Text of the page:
What can I do if I cannot name my partner as a beneficiary on my life insurance policy?

    You can name your estate as the beneficiary of the insurance policy and your will can name your partner as the heir. This is risky because the will may be challenged. A safer solution is to name your living trust as the beneficiary and your partner as the beneficiary of the living trust.

    If my partner predeceases me, I am worried that his family will challenge my inheriting his estate. What can I do?

    Unfortunately, these types of challenges by the deceased partner’s family are common. Even if everyone accepts the relationship while both parents are alive, many times at death that acceptance gives way to hostility. Often, the family of the deceased partner demands that the surviving partner provide an accounting of who owns which assets, including property that was jointly purchased. Most of us do not keep these types of records. These demands place more stress on the surviving partner, who is trying to cope with the loss.

    A living trust will help prevent some of these problems. Generally, a trust communicates what someone intends to accomplish in his or her estate plan. Transferring assets to the trust and maintaining it while you are alive establishes your intentions, and the trust document, in fact, states your true wishes. The family’s burden in challenging the decedent’s estate plan in this situation is often insurmountable. The key to this process is to work with a counselling-oriented attorney who will spend time with you to understand your goals and wishes and then put into place the mechanisms to accomplish them. Your planning should then be backed up by regular reviews with the attorney to consider what, if any, changes to the plan are needed to reflect your revised goals.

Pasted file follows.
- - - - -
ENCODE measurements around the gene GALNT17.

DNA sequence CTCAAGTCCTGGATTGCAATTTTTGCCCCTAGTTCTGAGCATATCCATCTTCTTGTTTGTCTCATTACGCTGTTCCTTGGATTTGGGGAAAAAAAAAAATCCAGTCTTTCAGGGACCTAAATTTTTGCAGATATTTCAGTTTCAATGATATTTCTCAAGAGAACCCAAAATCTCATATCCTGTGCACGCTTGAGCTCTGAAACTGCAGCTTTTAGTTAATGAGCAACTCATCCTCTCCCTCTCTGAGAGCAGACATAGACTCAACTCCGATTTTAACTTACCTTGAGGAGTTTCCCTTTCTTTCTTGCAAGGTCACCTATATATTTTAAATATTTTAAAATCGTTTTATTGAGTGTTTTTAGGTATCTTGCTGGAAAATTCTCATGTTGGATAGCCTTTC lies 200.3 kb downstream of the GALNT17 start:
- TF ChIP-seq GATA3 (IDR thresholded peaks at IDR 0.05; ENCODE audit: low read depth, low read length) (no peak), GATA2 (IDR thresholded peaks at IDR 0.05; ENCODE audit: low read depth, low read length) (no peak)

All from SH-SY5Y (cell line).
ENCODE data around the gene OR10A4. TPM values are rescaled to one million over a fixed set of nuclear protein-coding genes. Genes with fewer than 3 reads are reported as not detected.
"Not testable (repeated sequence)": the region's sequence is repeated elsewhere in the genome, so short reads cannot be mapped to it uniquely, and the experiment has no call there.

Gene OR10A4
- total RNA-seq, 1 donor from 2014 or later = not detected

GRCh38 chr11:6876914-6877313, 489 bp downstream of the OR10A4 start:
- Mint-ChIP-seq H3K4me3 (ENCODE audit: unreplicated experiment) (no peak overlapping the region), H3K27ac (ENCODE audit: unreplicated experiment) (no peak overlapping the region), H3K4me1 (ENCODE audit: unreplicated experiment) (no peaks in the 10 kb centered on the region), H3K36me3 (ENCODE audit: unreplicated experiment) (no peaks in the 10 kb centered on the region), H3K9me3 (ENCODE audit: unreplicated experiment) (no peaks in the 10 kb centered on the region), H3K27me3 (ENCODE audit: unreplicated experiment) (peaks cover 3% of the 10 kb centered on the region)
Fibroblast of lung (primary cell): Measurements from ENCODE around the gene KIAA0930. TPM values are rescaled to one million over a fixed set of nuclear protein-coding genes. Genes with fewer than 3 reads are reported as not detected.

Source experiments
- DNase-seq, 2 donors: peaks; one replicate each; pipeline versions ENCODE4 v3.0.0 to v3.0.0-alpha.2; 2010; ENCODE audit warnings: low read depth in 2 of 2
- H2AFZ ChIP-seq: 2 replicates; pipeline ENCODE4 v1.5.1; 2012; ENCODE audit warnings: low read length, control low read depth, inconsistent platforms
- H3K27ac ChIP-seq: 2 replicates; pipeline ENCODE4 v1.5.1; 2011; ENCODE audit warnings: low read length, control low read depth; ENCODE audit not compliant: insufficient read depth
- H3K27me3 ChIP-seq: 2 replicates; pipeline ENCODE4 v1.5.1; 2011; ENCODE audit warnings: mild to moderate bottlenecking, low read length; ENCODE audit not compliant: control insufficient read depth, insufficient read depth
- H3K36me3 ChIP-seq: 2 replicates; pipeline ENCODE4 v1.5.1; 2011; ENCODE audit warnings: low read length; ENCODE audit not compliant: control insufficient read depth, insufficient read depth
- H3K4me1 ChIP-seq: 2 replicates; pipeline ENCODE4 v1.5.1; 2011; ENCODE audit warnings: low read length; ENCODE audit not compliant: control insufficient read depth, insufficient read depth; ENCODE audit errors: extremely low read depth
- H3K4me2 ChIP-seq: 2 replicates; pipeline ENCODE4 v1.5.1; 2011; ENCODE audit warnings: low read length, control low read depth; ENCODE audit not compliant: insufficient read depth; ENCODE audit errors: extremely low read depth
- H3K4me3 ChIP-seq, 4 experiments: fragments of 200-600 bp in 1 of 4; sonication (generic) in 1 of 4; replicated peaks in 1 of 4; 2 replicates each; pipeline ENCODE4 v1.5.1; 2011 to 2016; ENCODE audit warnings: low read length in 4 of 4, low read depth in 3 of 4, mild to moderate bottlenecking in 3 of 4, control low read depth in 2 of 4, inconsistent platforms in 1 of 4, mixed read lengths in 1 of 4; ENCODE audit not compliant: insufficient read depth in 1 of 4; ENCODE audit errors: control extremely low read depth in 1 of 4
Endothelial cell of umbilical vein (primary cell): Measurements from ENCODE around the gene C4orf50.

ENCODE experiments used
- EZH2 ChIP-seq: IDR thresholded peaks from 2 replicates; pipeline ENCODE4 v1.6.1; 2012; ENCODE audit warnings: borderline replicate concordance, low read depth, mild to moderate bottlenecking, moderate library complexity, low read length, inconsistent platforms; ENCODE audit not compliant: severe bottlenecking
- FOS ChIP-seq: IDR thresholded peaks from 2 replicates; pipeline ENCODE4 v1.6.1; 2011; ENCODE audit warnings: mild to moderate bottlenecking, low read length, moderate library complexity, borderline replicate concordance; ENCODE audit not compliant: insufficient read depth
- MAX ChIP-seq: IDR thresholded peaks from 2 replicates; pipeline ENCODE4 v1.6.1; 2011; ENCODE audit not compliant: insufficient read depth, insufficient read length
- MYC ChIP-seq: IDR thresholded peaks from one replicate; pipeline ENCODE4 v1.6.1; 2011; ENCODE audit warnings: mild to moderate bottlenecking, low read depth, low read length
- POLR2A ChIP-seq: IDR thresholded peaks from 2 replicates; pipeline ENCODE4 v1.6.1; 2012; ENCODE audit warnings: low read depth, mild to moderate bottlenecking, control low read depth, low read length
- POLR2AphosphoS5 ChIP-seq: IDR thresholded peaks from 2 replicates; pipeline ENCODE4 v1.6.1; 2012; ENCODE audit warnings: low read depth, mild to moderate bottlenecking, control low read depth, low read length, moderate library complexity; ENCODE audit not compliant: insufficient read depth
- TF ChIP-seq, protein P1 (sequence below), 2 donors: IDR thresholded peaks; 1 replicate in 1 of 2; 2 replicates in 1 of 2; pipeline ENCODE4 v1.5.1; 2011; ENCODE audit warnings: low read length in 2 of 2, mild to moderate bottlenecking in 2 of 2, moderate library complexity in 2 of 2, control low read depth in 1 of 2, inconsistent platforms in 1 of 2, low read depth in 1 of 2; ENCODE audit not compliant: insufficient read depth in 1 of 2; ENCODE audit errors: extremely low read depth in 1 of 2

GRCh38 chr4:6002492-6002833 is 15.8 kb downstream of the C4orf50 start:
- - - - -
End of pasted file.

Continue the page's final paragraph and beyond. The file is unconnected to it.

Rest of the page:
How can I provide for my significant other if I become disabled?

    Let us answer your question with a real-life client situation. We represent Jack, a dentist who had done very well financially in his practice and through immovable property investments. Jack wanted to provide for Jill, the woman with whom he had been sharing his life for many years. Jill had a modest estate at best, and Jack paid for almost everything. Jack requested his trustee that Jill could reside in his house and the trust would pay for maintaining the home. Jill would also be permitted to drive any car that he owned. The trust will also pay Jill’s normal living expenses up to Rx a month. Without these requests, the trustee may not have cared for Jill. When planning for a significant other, you must think carefully about his or her needs, how you provide for that person now, and whether you would want to provide for him or her if someone else were handling your financial affairs during your disability.

    Before I met my partner, I had children from a prior marriage. How do I provide for my partner without excluding my children as part of my estate plan?

    There are numerous ways to accomplish your goals, including creating a trust for your partner and your children – everything goes to your partner in trust until his or her death, at which time the remaining trust property passes to your children. This is by no means your only option. An estate planning attorney can tailor a plan to meet your specific goals. The point is that you do not have to choose between your partner and your children – most often you can accomplish both objectives.


    JD (Juris Doctor) / BA, LLB (Wits) / TEP (Trust & Estate Practitioner) / MTP (Master Tax Practitioner – S.A)